I get the feeling that French composers are prone to disguise his sense of humour in their songs, they tell very seriously stories which aren't that so. Maybe it's not the case of Chabrier and his Les cigales, but Ravel tells their Histoires naturelles in perfect seriousness, and surely that's what makes them so fun. Poulenc demanded that Le bestiare was sung with not a bit of irony, and he pushed the boundaries of that disguised humour with his Chansons gaillardes: the bawdier the text, the more the music conceals it, and results are really funny.
"Serious" English music has peacefully coexisted with light music, probably that's why many British singers include light songs as encores in their song recitals. That allowed us to listen to Misalliance, the sad love story between the right-handed honeysuckle and the left-handed bindweed, or Green-Eyed Dragon, a terrifying story about a dragon that dies when it eats a rich plum pie. Then, we have the uninhibited American composers; Charles Ives, and Memories, for instance, where two boys are sitting in the opera house waiting for the curtain to arise; Or the beloved Bernstein, with his recipes and his delightful child. And, if we talk about children, I shouldn't forget those of Mussorgsky, as naughty as innocent.
Among the German songs we've heard so far, as I told before, there's little humour. I don't know whether we can consider Das Veilchen as black humour, not because of Goethe's poem but because of Mozart's approach. Some weeks ago, we listened to a Schubert's funny song, Liebhaber in alle Gestalten, and maybe we could also mention L'incanto degli occhi; I think that's about it. While revising the songs we've listened so far, I realised that some Mahler and Strauss' lieder could be on this list, but we haven't heard them (a new entry in my blog notebook, of course). No doubt that the Lieder composer with more sense of humour is Hugo Wolf, but we've just listened to two of his funny songs (I wonder if it's me who has a problem with sense of humour!), the lovely Storchenbotschaft and Epiphanias. Today we're listening to a new one, Wie lange schon war immer mein Verlangen, number 11 from Italienisches Liederbuch.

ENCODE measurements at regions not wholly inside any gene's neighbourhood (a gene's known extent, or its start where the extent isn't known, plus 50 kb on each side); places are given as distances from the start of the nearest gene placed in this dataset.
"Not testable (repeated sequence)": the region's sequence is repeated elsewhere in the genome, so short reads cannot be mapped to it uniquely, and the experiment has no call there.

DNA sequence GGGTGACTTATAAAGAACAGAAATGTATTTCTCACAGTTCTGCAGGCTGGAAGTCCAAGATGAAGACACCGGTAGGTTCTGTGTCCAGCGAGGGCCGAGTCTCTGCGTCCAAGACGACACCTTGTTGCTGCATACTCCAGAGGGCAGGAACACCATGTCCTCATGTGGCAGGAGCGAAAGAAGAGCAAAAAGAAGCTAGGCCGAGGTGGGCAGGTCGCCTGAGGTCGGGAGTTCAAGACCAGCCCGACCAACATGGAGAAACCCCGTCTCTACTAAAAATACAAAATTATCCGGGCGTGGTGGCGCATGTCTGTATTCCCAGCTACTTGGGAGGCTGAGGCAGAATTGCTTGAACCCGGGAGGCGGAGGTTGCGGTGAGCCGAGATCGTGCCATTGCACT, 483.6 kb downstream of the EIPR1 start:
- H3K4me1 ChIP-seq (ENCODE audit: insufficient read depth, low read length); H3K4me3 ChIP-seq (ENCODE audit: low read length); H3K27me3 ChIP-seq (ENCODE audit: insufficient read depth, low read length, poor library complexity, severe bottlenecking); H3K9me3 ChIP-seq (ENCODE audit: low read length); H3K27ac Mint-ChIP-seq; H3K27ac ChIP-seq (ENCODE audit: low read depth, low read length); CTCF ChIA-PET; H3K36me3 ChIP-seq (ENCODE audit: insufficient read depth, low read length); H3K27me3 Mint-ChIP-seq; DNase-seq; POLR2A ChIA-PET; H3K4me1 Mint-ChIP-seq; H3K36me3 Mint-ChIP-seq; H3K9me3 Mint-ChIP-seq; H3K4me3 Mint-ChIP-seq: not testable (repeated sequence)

The verses of this song don't give us many clues about what's happening, and neither does the voice when is singing. But the piano... oh Gosh! That's quite a different thing. Let's see: a girl tells that she always wanted a lover who was also a musician. Her prayer is heard, God sends her a violinist, and she's dying to hear him play. During the first verses, the piano doesn't draw our attention, but when she sings that he's coming we realise that something is wrong. Then the girl keeps quiet and listens, and we also hear the violin, transmuted into a piano. The score has the general indication "Sehr langsam und nicht ohne Humor" (Very slowly and not without humour) and in the postlude it's very clear: "recht zaghaft und schwankend" which could be translated as "very timid and vacillating". The piano writing is not that sophisticated in general, even less in the postlude; however, we can hear the violinist in difficulty. The penultimate measure still insists, "zögernd" (hesitantly), and the clumsy violinist must face a trill to finish the song. Will he succeed? Wolf marks a "langsamer Triller", a slow trill, so... he won't. In short: we listeners hear a great pianist, as our pianist today, or as Wolf used to be, becoming an intimidated violinist who suffers with an easy score.
We're listening to Wie lange schon war immer mein Verlangen with Dawn Upshaw as the young girl and Helmut Deutsch as the violinist. I'm sure he'll draw a smile on your face.
Ach wäre doch ein Musikus mir gut!
Nun ließ der Herr mich meinen Wunsch erlangen
Und schickt mir einen, ganz wie Milch und Blut.
Da kommt er eben her mit sanfter Miene,
Und senkt den Kopf und spielt die Violine.
Ah, if only a musician loved me!
Now the lord has granted me my wish
And sends me one, all pink and white.
Here he comes, with gentle mien,
And lowers his head, and plays the violin.
(translation by Donna Breitzer)